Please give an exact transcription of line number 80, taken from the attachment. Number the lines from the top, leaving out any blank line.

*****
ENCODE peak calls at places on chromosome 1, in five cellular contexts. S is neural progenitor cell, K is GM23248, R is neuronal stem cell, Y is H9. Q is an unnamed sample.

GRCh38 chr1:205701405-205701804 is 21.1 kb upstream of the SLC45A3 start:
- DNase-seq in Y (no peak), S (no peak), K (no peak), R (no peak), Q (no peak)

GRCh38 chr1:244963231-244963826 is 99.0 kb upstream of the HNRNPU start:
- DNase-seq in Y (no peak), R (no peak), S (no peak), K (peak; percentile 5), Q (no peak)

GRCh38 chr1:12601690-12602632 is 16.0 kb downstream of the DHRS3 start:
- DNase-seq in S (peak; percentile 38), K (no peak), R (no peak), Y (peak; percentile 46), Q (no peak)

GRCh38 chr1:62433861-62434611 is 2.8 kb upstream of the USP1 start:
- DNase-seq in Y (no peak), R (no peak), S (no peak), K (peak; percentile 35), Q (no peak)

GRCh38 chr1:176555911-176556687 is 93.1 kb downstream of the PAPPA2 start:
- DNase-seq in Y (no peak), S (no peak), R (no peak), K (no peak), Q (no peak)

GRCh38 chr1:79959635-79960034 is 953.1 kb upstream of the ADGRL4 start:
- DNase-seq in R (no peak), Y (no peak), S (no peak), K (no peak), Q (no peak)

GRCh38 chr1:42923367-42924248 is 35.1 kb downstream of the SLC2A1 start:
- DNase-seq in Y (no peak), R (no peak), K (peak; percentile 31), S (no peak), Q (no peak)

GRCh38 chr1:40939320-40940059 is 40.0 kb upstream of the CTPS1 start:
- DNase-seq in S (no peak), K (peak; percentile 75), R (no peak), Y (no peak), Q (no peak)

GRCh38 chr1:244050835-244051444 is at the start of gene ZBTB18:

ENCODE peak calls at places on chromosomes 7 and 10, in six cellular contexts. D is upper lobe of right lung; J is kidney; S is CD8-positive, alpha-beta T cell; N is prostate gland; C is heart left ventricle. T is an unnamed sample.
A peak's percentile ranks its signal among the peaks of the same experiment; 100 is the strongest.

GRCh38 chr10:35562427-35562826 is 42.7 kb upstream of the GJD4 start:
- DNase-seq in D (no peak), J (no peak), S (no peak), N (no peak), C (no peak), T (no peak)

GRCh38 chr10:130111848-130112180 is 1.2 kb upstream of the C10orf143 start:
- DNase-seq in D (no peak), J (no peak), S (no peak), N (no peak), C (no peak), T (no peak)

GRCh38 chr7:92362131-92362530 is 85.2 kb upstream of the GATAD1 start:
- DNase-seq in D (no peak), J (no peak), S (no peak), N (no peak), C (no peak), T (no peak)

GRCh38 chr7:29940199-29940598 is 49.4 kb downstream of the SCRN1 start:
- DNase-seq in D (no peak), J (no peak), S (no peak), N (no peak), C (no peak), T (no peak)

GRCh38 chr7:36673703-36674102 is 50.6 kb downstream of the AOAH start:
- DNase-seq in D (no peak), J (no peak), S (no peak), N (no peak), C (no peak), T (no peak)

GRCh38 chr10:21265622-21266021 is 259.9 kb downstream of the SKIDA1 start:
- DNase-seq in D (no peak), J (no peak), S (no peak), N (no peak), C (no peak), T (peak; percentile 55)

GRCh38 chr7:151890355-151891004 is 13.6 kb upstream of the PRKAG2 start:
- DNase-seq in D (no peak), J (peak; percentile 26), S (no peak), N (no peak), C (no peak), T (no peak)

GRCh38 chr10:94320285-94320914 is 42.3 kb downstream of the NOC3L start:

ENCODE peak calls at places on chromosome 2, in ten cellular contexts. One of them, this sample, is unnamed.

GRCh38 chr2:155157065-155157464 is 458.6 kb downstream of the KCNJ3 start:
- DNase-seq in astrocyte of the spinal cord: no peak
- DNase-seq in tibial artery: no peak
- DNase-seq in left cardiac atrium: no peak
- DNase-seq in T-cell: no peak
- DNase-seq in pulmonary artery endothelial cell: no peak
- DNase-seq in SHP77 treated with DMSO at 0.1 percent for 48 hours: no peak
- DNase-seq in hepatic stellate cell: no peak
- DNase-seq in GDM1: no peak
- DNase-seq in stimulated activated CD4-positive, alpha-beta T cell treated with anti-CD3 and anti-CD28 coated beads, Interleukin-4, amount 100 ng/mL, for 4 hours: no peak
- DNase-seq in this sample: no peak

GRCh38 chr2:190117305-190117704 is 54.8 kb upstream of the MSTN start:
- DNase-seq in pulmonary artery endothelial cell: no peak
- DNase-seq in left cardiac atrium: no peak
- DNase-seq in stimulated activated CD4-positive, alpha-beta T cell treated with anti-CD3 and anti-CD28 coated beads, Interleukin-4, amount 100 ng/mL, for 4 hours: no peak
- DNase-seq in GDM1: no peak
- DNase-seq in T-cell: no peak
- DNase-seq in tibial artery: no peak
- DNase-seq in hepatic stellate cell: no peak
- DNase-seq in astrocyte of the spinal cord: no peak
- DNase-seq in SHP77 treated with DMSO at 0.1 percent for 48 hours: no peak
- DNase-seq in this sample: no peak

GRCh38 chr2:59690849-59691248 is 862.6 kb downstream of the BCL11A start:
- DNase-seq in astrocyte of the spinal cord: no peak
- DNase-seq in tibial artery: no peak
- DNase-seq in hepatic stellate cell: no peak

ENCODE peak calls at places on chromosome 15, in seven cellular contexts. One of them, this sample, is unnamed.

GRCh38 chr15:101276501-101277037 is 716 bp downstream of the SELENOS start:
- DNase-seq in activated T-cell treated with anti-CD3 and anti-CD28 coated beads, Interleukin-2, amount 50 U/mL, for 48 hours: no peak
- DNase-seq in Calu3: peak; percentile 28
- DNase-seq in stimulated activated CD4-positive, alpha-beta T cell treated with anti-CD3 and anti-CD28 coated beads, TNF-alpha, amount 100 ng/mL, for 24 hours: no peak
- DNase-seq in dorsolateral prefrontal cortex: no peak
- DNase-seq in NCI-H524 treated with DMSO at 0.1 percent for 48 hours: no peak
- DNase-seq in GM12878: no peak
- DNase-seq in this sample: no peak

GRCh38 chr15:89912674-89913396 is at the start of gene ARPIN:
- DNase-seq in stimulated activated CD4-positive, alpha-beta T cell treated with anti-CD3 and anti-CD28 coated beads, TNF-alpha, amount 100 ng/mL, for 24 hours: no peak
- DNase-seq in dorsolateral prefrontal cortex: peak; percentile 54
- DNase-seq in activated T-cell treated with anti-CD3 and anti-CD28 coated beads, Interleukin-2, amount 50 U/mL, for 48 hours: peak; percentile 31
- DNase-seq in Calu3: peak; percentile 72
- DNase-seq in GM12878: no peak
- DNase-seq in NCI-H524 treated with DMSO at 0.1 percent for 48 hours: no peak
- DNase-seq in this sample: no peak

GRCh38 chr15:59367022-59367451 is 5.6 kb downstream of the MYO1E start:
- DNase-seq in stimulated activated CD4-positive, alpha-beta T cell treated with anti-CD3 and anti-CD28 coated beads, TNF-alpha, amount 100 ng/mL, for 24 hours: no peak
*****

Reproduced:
GRCh38 chr15:59367022-59367451 is 5.6 kb downstream of the MYO1E start: